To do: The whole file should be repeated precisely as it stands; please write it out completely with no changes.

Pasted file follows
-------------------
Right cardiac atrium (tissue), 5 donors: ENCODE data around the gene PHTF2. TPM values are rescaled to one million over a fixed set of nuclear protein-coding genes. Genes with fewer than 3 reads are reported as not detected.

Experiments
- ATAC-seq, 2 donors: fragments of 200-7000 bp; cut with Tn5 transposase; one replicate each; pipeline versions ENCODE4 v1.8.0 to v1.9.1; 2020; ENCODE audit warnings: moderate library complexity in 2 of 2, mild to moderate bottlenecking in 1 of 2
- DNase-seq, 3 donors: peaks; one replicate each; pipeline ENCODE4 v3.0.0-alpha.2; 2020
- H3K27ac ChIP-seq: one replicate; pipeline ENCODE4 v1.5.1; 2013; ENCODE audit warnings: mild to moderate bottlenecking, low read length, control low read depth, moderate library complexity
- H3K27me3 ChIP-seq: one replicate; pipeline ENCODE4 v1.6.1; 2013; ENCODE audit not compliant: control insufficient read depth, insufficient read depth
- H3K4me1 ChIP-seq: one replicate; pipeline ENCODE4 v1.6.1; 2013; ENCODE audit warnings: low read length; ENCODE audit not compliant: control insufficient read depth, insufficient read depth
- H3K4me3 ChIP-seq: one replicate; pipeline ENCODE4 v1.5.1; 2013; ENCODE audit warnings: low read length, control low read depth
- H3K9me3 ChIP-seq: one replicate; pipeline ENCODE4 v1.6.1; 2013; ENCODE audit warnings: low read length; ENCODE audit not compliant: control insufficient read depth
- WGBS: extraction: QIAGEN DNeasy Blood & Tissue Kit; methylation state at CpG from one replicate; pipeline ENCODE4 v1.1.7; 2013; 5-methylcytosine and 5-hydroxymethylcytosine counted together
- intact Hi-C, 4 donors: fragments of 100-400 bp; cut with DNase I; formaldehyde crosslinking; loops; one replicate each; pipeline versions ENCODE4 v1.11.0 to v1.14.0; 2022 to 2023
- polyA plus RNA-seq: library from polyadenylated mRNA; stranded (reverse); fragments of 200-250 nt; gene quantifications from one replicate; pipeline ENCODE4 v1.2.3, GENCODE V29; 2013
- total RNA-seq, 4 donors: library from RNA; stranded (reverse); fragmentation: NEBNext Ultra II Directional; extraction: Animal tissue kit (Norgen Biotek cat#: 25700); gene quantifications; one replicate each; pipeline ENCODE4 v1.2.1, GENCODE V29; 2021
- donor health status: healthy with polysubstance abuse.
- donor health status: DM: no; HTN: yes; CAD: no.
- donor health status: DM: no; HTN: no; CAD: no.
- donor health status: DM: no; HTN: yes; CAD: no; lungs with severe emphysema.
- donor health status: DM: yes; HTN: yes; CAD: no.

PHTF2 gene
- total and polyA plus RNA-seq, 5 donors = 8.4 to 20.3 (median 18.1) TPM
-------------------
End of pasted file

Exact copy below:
Right cardiac atrium (tissue), 5 donors: ENCODE data around the gene PHTF2. TPM values are rescaled to one million over a fixed set of nuclear protein-coding genes. Genes with fewer than 3 reads are reported as not detected.

Experiments
- ATAC-seq, 2 donors: fragments of 200-7000 bp; cut with Tn5 transposase; one replicate each; pipeline versions ENCODE4 v1.8.0 to v1.9.1; 2020; ENCODE audit warnings: moderate library complexity in 2 of 2, mild to moderate bottlenecking in 1 of 2
- DNase-seq, 3 donors: peaks; one replicate each; pipeline ENCODE4 v3.0.0-alpha.2; 2020
- H3K27ac ChIP-seq: one replicate; pipeline ENCODE4 v1.5.1; 2013; ENCODE audit warnings: mild to moderate bottlenecking, low read length, control low read depth, moderate library complexity
- H3K27me3 ChIP-seq: one replicate; pipeline ENCODE4 v1.6.1; 2013; ENCODE audit not compliant: control insufficient read depth, insufficient read depth
- H3K4me1 ChIP-seq: one replicate; pipeline ENCODE4 v1.6.1; 2013; ENCODE audit warnings: low read length; ENCODE audit not compliant: control insufficient read depth, insufficient read depth
- H3K4me3 ChIP-seq: one replicate; pipeline ENCODE4 v1.5.1; 2013; ENCODE audit warnings: low read length, control low read depth
- H3K9me3 ChIP-seq: one replicate; pipeline ENCODE4 v1.6.1; 2013; ENCODE audit warnings: low read length; ENCODE audit not compliant: control insufficient read depth
- WGBS: extraction: QIAGEN DNeasy Blood & Tissue Kit; methylation state at CpG from one replicate; pipeline ENCODE4 v1.1.7; 2013; 5-methylcytosine and 5-hydroxymethylcytosine counted together
- intact Hi-C, 4 donors: fragments of 100-400 bp; cut with DNase I; formaldehyde crosslinking; loops; one replicate each; pipeline versions ENCODE4 v1.11.0 to v1.14.0; 2022 to 2023
- polyA plus RNA-seq: library from polyadenylated mRNA; stranded (reverse); fragments of 200-250 nt; gene quantifications from one replicate; pipeline ENCODE4 v1.2.3, GENCODE V29; 2013
- total RNA-seq, 4 donors: library from RNA; stranded (reverse); fragmentation: NEBNext Ultra II Directional; extraction: Animal tissue kit (Norgen Biotek cat#: 25700); gene quantifications; one replicate each; pipeline ENCODE4 v1.2.1, GENCODE V29; 2021
- donor health status: healthy with polysubstance abuse.
- donor health status: DM: no; HTN: yes; CAD: no.
- donor health status: DM: no; HTN: no; CAD: no.
- donor health status: DM: no; HTN: yes; CAD: no; lungs with severe emphysema.
- donor health status: DM: yes; HTN: yes; CAD: no.

PHTF2 gene
- total and polyA plus RNA-seq, 5 donors = 8.4 to 20.3 (median 18.1) TPM